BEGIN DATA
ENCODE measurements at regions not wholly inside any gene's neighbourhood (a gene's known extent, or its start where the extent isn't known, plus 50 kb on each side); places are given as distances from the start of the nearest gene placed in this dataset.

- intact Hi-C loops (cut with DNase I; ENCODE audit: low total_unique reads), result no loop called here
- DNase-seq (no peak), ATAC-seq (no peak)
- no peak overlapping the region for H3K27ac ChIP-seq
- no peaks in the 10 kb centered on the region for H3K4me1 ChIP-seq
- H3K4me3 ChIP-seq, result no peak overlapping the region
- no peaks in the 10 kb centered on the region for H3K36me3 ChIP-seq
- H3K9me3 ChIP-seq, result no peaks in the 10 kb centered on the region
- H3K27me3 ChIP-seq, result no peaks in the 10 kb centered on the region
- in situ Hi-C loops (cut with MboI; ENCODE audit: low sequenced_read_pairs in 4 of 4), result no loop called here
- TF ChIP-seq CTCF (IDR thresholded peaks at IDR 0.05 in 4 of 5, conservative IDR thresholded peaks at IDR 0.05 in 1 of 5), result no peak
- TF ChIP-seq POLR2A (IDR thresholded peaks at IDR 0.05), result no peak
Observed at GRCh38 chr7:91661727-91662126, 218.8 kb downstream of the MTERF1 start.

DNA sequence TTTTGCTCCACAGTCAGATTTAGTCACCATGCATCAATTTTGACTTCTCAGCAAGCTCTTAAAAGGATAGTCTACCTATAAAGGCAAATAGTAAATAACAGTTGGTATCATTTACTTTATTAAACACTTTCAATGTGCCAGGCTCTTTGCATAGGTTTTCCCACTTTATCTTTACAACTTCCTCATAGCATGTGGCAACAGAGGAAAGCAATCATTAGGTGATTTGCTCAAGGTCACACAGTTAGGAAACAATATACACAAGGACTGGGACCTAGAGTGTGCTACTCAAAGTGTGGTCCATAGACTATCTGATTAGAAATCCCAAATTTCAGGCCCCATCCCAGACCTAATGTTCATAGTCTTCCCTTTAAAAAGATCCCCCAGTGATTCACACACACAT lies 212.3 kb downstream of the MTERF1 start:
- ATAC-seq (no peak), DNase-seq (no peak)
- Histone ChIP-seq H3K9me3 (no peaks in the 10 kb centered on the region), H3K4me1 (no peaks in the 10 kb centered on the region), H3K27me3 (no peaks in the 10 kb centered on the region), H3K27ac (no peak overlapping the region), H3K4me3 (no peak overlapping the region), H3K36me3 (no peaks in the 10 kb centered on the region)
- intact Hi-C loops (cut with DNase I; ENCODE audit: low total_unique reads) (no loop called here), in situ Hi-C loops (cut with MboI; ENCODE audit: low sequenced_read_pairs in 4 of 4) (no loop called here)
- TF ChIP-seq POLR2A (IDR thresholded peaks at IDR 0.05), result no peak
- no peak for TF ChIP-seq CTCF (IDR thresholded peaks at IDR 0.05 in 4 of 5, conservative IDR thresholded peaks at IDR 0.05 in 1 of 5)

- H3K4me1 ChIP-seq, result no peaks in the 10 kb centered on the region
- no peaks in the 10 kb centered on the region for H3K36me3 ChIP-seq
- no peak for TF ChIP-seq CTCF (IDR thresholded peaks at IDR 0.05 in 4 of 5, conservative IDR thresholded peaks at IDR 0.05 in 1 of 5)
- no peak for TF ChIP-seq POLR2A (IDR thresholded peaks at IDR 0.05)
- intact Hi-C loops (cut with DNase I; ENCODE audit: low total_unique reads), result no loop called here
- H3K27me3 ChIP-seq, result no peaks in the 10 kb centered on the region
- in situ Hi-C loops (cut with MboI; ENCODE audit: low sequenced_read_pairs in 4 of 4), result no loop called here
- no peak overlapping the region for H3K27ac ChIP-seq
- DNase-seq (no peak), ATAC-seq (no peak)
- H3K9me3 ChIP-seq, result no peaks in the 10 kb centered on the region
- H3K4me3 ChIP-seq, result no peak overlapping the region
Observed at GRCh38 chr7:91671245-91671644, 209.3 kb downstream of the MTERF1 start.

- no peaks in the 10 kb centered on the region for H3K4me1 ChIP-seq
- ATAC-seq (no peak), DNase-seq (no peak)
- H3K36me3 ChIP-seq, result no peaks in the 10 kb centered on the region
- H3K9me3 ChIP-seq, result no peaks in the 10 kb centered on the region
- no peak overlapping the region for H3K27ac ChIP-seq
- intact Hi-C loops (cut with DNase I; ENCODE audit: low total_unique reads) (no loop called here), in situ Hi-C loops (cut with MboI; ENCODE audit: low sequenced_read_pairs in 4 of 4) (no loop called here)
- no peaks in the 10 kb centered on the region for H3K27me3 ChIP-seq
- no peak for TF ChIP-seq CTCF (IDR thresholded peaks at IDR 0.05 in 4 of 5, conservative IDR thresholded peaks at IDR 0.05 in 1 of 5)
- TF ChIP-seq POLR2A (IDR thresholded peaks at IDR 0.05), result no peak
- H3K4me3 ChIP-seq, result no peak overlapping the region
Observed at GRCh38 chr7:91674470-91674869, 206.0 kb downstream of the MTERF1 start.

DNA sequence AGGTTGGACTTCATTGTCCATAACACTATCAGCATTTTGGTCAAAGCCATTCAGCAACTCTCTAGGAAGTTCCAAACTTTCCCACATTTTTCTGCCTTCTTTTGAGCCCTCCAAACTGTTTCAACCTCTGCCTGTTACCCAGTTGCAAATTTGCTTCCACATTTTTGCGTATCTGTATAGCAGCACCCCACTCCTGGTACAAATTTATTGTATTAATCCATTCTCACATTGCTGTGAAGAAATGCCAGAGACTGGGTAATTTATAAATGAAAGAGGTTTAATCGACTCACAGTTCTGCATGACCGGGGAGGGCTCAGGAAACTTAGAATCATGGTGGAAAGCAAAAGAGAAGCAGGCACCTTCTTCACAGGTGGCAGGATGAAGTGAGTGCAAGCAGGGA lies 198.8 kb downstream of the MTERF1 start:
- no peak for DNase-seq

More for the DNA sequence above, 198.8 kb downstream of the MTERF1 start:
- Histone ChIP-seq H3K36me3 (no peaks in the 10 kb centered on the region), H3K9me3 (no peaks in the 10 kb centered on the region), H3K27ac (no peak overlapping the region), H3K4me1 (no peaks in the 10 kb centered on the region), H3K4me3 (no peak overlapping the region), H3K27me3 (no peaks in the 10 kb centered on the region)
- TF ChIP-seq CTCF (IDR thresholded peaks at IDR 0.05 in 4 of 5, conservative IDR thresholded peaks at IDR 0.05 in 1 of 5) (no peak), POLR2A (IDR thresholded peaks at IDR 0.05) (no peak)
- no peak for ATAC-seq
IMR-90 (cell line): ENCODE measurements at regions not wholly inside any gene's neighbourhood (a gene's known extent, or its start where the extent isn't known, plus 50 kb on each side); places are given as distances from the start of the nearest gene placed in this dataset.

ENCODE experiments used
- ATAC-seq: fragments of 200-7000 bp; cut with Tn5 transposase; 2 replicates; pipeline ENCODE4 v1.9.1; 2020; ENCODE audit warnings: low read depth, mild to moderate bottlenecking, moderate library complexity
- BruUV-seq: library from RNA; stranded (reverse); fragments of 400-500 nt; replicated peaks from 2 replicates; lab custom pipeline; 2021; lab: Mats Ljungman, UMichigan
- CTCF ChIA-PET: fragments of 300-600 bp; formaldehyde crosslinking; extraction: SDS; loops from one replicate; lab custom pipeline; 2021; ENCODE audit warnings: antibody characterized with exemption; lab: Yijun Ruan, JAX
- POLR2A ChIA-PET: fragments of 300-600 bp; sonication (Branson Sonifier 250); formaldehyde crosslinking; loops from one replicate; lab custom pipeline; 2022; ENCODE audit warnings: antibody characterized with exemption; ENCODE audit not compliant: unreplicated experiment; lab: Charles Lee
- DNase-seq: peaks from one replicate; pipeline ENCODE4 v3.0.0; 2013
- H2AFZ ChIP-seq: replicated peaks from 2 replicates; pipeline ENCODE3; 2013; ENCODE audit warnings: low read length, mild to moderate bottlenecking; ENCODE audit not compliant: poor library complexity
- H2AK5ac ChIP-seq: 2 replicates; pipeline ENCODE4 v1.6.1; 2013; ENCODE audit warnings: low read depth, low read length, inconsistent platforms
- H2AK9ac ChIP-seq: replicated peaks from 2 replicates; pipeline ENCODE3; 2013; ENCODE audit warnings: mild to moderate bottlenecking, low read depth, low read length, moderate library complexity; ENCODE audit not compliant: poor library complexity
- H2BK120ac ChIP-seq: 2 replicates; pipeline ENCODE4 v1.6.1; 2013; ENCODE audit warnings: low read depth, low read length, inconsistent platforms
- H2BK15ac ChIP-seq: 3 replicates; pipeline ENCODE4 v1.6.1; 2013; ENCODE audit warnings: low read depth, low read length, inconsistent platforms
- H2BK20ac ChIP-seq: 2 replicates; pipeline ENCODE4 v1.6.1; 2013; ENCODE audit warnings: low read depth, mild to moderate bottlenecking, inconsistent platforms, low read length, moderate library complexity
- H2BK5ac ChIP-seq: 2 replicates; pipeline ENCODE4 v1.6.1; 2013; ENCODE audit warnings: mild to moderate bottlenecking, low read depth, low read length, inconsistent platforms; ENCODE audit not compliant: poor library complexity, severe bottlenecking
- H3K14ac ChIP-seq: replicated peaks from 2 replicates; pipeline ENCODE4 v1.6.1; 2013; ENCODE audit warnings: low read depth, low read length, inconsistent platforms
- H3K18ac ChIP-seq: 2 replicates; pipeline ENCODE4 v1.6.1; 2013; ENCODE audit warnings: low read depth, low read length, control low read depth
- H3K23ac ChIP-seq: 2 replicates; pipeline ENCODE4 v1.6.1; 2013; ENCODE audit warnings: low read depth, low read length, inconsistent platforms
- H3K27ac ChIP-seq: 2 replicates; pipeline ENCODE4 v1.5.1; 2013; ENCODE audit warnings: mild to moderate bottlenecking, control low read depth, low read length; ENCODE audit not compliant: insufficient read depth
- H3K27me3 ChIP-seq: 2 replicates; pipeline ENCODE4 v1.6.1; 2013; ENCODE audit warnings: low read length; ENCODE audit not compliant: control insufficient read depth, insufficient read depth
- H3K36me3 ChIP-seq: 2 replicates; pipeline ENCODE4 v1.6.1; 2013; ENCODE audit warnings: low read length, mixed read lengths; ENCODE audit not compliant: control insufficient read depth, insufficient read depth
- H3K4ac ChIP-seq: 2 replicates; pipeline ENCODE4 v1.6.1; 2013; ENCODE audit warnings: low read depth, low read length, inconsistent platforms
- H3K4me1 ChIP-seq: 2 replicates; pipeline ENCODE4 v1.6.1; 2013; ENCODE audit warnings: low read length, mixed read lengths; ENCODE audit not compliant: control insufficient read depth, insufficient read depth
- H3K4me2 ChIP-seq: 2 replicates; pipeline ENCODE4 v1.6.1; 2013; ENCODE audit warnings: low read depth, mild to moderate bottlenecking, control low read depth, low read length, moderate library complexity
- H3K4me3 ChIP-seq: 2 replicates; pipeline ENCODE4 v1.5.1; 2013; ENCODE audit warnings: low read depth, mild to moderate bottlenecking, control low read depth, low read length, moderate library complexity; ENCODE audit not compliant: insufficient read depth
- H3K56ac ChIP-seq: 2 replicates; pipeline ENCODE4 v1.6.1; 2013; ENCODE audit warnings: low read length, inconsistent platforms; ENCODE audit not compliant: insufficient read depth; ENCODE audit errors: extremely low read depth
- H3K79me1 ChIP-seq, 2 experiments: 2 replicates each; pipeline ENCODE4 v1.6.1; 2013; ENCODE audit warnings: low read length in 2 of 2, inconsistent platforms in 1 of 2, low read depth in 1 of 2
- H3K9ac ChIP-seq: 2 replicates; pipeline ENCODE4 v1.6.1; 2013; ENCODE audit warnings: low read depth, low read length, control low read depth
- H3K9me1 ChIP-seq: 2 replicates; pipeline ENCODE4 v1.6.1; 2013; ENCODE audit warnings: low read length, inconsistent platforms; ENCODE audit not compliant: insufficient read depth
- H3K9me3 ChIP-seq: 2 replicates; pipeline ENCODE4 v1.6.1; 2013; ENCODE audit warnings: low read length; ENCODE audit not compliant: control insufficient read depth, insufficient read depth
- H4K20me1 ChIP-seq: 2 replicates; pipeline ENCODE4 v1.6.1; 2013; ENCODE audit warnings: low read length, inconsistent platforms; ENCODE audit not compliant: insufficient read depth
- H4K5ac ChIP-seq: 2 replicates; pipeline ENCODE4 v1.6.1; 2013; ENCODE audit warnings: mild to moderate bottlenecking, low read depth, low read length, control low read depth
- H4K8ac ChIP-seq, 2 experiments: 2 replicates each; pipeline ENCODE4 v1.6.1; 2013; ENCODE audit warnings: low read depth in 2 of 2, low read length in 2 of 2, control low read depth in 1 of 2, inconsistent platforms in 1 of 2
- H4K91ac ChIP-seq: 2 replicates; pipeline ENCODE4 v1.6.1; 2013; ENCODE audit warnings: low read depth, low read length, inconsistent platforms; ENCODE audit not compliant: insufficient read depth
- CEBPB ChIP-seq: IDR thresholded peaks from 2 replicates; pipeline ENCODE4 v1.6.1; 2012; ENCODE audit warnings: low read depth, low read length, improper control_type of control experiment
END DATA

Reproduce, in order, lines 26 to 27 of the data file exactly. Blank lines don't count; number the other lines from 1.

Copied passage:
- in situ Hi-C loops (cut with MboI; ENCODE audit: low sequenced_read_pairs in 4 of 4), result no loop called here
- no peak overlapping the region for H3K27ac ChIP-seq